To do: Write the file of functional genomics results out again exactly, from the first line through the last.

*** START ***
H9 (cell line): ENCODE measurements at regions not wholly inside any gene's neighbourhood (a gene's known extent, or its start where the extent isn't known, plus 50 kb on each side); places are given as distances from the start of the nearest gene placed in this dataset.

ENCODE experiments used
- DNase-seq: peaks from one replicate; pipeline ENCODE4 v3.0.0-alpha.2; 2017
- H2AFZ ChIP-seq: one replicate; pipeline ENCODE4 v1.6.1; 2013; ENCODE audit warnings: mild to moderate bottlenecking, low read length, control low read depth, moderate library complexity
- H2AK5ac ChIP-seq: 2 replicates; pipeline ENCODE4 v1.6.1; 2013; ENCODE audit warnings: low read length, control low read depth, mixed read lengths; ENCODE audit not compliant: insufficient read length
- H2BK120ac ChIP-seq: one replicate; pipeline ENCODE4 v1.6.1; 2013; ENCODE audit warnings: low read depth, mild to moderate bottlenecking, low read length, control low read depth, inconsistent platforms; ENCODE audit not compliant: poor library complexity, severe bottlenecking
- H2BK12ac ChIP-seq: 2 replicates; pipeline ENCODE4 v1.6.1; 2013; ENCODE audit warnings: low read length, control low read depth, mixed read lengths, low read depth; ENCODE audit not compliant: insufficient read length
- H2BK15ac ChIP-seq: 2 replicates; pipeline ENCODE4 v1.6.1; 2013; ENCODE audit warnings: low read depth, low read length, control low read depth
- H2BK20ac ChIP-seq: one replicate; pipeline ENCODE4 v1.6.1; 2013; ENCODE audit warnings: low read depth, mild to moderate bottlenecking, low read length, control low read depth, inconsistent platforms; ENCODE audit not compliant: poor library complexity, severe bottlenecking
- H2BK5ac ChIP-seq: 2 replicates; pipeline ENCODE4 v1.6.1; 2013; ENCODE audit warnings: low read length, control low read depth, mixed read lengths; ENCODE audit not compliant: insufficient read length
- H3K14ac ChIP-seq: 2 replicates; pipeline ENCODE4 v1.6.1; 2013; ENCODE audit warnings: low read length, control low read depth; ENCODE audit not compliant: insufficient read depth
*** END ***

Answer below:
H9 (cell line): ENCODE measurements at regions not wholly inside any gene's neighbourhood (a gene's known extent, or its start where the extent isn't known, plus 50 kb on each side); places are given as distances from the start of the nearest gene placed in this dataset.

ENCODE experiments used
- DNase-seq: peaks from one replicate; pipeline ENCODE4 v3.0.0-alpha.2; 2017
- H2AFZ ChIP-seq: one replicate; pipeline ENCODE4 v1.6.1; 2013; ENCODE audit warnings: mild to moderate bottlenecking, low read length, control low read depth, moderate library complexity
- H2AK5ac ChIP-seq: 2 replicates; pipeline ENCODE4 v1.6.1; 2013; ENCODE audit warnings: low read length, control low read depth, mixed read lengths; ENCODE audit not compliant: insufficient read length
- H2BK120ac ChIP-seq: one replicate; pipeline ENCODE4 v1.6.1; 2013; ENCODE audit warnings: low read depth, mild to moderate bottlenecking, low read length, control low read depth, inconsistent platforms; ENCODE audit not compliant: poor library complexity, severe bottlenecking
- H2BK12ac ChIP-seq: 2 replicates; pipeline ENCODE4 v1.6.1; 2013; ENCODE audit warnings: low read length, control low read depth, mixed read lengths, low read depth; ENCODE audit not compliant: insufficient read length
- H2BK15ac ChIP-seq: 2 replicates; pipeline ENCODE4 v1.6.1; 2013; ENCODE audit warnings: low read depth, low read length, control low read depth
- H2BK20ac ChIP-seq: one replicate; pipeline ENCODE4 v1.6.1; 2013; ENCODE audit warnings: low read depth, mild to moderate bottlenecking, low read length, control low read depth, inconsistent platforms; ENCODE audit not compliant: poor library complexity, severe bottlenecking
- H2BK5ac ChIP-seq: 2 replicates; pipeline ENCODE4 v1.6.1; 2013; ENCODE audit warnings: low read length, control low read depth, mixed read lengths; ENCODE audit not compliant: insufficient read length
- H3K14ac ChIP-seq: 2 replicates; pipeline ENCODE4 v1.6.1; 2013; ENCODE audit warnings: low read length, control low read depth; ENCODE audit not compliant: insufficient read depth